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Boost Your Learning with Quiz A rare colonoscopic finding in a renal transplant recipient
Ji Young Chang1,orcid, Soo Jung Park2,3,4orcid
Clinical Endoscopy 2024;57(3):415-416.
Published online: March 22, 2024

1Department of Health Promotion Medicine, Ewha Womans University Seoul Hospital, Seoul, Korea

2Department of Internal Medicine, Yonsei University College of Medicine, Seoul, Korea

3Institute of Gastroenterology, Severance Hospital, Yonsei University College of Medicine, Seoul, Korea

4Inflammatory Bowel Disease Center, Severance Hospital, Yonsei University College of Medicine, Seoul, Korea

Correspondence: Ji Young Chang Health Promotion Center, Ewha Womans University Seoul Hospital, 260 Gonghang-daero, Gangseo-gu, Seoul 07804, Korea E-mail:
• Received: January 5, 2024   • Revised: January 22, 2024   • Accepted: January 23, 2024

© 2024 Korean Society of Gastrointestinal Endoscopy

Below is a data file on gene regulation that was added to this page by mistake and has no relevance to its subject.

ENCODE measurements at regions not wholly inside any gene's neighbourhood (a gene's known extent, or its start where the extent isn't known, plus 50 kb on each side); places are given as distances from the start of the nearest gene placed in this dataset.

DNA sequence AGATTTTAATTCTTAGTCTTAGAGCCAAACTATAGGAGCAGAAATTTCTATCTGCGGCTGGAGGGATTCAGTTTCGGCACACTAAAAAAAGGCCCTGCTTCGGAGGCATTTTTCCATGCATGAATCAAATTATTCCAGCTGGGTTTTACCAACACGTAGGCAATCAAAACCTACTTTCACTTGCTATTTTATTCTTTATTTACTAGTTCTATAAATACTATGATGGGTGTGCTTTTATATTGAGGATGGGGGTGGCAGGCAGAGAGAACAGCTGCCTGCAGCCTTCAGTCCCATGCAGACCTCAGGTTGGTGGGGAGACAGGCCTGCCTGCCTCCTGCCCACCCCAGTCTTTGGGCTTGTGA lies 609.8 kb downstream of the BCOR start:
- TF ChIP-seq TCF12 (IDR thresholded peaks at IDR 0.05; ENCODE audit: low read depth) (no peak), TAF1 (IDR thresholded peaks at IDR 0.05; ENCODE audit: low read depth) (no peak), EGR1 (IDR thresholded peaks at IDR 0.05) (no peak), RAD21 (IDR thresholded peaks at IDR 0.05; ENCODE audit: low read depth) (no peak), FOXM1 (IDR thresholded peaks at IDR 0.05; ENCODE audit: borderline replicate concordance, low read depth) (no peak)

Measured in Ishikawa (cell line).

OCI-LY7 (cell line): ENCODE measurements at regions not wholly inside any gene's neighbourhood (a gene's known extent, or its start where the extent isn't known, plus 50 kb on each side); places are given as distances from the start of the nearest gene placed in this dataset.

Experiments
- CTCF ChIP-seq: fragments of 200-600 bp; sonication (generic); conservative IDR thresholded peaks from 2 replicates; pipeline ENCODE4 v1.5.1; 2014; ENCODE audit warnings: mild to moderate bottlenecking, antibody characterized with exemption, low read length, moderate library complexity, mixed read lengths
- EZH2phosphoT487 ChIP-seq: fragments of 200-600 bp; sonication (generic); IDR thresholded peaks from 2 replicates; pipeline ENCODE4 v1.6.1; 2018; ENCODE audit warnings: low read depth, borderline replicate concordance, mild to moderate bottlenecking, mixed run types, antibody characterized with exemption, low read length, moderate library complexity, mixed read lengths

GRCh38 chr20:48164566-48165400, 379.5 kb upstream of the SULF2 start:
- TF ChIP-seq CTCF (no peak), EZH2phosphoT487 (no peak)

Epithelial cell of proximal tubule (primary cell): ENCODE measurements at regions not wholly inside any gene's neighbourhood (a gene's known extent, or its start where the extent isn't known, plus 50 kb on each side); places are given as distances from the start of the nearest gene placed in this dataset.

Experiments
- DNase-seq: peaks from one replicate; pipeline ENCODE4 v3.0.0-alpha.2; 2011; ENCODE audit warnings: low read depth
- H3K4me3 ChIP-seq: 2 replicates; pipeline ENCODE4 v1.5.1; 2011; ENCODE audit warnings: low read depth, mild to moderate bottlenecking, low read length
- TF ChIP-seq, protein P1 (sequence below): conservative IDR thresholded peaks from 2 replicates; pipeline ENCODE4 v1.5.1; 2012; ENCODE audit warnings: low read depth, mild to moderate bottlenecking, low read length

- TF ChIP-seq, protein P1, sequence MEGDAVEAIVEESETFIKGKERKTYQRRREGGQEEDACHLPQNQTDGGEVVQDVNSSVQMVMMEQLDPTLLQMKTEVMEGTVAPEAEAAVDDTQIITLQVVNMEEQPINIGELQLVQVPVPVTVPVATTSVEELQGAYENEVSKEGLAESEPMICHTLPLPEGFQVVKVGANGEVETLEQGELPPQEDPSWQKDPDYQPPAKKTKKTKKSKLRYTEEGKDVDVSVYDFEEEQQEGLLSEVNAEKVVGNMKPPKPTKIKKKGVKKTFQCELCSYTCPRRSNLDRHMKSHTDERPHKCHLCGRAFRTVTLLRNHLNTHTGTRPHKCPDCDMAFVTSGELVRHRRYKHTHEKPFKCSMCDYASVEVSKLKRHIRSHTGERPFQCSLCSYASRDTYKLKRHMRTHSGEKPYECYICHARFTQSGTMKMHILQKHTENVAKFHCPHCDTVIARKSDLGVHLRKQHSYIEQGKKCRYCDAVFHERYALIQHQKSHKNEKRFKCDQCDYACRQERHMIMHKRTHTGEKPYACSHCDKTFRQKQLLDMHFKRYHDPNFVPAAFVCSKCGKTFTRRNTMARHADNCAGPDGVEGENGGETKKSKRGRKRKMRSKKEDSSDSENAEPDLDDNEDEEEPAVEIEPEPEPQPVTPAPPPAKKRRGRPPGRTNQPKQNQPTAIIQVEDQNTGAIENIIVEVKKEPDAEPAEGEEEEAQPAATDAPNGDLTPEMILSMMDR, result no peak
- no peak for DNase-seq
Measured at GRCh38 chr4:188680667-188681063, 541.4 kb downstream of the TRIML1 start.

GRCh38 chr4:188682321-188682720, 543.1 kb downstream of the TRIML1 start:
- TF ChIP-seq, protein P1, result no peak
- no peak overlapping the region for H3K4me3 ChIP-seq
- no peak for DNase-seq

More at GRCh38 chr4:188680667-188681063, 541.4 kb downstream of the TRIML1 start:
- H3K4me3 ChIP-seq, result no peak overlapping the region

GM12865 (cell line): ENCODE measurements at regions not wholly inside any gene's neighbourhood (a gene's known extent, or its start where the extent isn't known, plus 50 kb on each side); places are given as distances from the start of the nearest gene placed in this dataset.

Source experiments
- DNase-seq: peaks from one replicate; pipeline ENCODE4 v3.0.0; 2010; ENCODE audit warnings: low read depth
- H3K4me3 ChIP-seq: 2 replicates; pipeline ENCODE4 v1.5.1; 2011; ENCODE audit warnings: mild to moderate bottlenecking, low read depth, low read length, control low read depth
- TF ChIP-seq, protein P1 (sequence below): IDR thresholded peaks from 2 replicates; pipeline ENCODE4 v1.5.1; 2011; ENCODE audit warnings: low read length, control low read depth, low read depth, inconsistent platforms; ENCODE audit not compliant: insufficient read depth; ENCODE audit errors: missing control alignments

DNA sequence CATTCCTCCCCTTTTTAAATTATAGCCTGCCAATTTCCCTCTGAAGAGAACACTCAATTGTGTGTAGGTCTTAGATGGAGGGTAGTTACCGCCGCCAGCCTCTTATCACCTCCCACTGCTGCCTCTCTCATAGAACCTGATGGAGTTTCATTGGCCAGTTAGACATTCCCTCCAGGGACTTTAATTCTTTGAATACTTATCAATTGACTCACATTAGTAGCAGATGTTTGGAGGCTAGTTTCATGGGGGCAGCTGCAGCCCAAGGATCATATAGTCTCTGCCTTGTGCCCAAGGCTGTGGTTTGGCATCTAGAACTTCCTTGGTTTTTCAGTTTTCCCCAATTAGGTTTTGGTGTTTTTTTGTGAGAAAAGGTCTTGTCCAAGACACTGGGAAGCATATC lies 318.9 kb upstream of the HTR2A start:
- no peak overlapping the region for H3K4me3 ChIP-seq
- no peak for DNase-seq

This is an Open Access article distributed under the terms of the Creative Commons Attribution Non-Commercial License ( which permits unrestricted non-commercial use, distribution, and reproduction in any medium, provided the original work is properly cited.

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A 50-year-old male visited for colonoscopy screening without any specific symptoms. He received an allogeneic renal transplantation 20 years prior and had no associated complications. He had undergone colonoscopy three years previously, and there were no abnormal findings. Physical examination revealed no remarkable findings. Blood test results were within normal ranges. Colonoscopy revealed multiple whitish, flat, or slightly elevated mucosal lesions measuring 10 to 20 mm in diameter in the ascending colon. The pit pattern of these lesions was not compatible with that of typical adenomas, and forceps biopsies were preformed at each portion (Fig. 1). Histological findings and immunostaining results for CD68 (PG-M1) are shown in Figure 2. What is the most likely diagnosis?
The patient was diagnosed with asymptomatic colon malakoplakia, and third-generation cephalosporins were prescribed for 30 days. Colonoscopy performed after six months showed complete resolution of all lesions (Fig. 3).